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With: Bill Murray, Scarlett Johansson, Giovanni Ribisi, Anna Faris, Fumihiro Hayashi
Written by: Sofia Coppola
Directed by: Sofia Coppola
MPAA Rating: R for some sexual content
Running Time: 102
Date: 08/29/2003

Lost in Translation (2003)

4 Stars (out of 4)

'Lost' and Found

By Jeffrey M. Anderson

No doubt about it, Bill Murray has made quite a few great movies, Groundhog Day and Rushmore among them. But in his new film Lost in Translation, written and directed by Sofia Coppola, he demolishes everything he's ever done and leaves it in smoking ruins. He turns in such an accomplished performance of such heartbreaking power that we should just hand him the Oscar right now.

Up until now, Murray has made a habit of giving but never receiving. He can always make other people laugh, but others rarely affect him. Rushmore broke new ground in a small way, showing an earthy sadness covered up by the clowning. But Coppola dismantles this shield for the first time in Murray's 25-year career. She allows him to be funny -- as funny as he's ever been -- but also catches him in touchingly human moments we've never seen from him before.

In one lovely scene he explains how kids can change one's life, but that when they learn to talk, they're "the most delightful people you've ever met."

Murray is only one of many superb elements in Coppola's new film, a masterpiece to compare with her father's best work at this age: namely, The Godfather.

Set in Tokyo, Lost in Translation follows Bob Harris (Murray), a burned-out American actor who now works hocking whiskey in Japanese print and TV ads. He's so out of place that he towers over every other person in the hotel elevator.

He stays in the same hotel with a newly married couple: rock photographer Giovanni Ribisi and his beautiful wife Charlotte (Scarlett Johansson), a graduate with a philosophy degree but no job. While Ribisi is off working, shooting pictures of shallow rock stars and movie stars, Charlotte gets increasingly bored, magnified by the fact that she can't sleep.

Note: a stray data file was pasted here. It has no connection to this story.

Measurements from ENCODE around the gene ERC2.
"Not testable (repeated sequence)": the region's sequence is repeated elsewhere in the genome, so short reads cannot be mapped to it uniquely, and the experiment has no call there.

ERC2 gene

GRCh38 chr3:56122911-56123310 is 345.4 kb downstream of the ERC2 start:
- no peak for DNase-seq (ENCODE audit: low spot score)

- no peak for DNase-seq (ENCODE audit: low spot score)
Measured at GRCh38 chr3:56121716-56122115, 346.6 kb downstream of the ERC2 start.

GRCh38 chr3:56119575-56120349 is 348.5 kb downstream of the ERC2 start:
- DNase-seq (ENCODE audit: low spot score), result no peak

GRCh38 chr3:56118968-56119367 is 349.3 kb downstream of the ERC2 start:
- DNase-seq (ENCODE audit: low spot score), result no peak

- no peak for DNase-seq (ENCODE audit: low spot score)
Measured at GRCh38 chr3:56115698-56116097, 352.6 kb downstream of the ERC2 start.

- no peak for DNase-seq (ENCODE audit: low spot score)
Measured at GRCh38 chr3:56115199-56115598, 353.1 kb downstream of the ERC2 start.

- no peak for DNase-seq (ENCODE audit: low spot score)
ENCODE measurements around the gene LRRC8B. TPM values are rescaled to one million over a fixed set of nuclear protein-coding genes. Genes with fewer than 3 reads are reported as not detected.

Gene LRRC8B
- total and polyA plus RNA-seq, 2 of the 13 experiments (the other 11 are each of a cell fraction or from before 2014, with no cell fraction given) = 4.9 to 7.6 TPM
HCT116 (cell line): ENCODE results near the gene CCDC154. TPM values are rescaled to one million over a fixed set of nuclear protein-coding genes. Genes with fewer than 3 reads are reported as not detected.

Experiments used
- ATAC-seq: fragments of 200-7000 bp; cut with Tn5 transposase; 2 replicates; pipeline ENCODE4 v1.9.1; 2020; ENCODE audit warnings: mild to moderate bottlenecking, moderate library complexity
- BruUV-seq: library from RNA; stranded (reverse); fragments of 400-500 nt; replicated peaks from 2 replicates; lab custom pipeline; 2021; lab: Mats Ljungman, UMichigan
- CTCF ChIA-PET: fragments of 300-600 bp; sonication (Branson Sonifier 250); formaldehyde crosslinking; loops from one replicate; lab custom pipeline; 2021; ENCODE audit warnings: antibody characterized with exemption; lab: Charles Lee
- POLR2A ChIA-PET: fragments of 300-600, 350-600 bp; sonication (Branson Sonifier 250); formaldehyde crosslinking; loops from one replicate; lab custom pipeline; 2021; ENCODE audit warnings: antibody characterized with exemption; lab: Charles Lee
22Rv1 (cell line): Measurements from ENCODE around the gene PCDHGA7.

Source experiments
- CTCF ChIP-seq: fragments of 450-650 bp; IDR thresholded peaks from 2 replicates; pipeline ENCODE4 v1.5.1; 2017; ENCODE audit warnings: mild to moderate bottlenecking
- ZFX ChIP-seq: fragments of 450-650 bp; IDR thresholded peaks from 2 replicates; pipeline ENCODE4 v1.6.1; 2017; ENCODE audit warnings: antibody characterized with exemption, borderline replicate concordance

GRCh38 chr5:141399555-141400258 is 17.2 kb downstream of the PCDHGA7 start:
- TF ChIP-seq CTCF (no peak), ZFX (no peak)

Bob can't sleep either; the two travelers often meet each other in the hotel, rolling their eyes at some uniquely Japanese pop music or other jangly noises. As their insomnia and boredom mount, they form a kind of sweet friendship, based on mutual loneliness and alienation.

We fear some kind of gruesome May-December fling, but Coppola surprises us. In fact, she not only surprises us, but she gives us the sweetest, most awe-inspiring ending of the year so far. I nearly wept from the sheer joy of it.

Did I spend too much space praising Murray and not enough on Johansson? With this, Ghost World and The Man Who Wasn't There, Johansson emerges as perhaps our most promising young actress, far too smart and severe to get stuck playing routine idiot blondes in American Pie rip-offs. Her intense beauty and deep, reflective eyes are only a bonus.

Just a few months ago, Claude Berri tried to cover this same ground -- middle-aged loneliness meets young angst -- with The Housekeeper, and did an admirable job of it. But Coppola does him one better by exploring both parts of the relationship -- and getting inside of it. Her Tokyo has two sides: a thing of quiet beauty -- as when Charlotte adds her paper "wish" to the tree -- and a noisy, electronic beast, twittering and blinking at all hours of the night.

As with her debut feature, The Virgin Suicides, Coppola shows an unerring sense for music, showering Lost in Translation with exactly the right pop tunes for exactly the right moments, as when Murray sings Roxy Music's "More Than This" at a Karaoke party and gazes at Johansson in some lost, lonely way. Every physical moment perfectly reflects the characters' inner lives.

I love Lost in Translation with all my heart. Do not miss this wonderful, wonderful film.

Focus's DVD release lacks a commentary track but comes with a very cool little featurette shot (uncredited) by Sofia's then-husband Spike Jonze. It also comes with a music video, a "converstaion" between Coppola and Murray and extended/deleted scenes.

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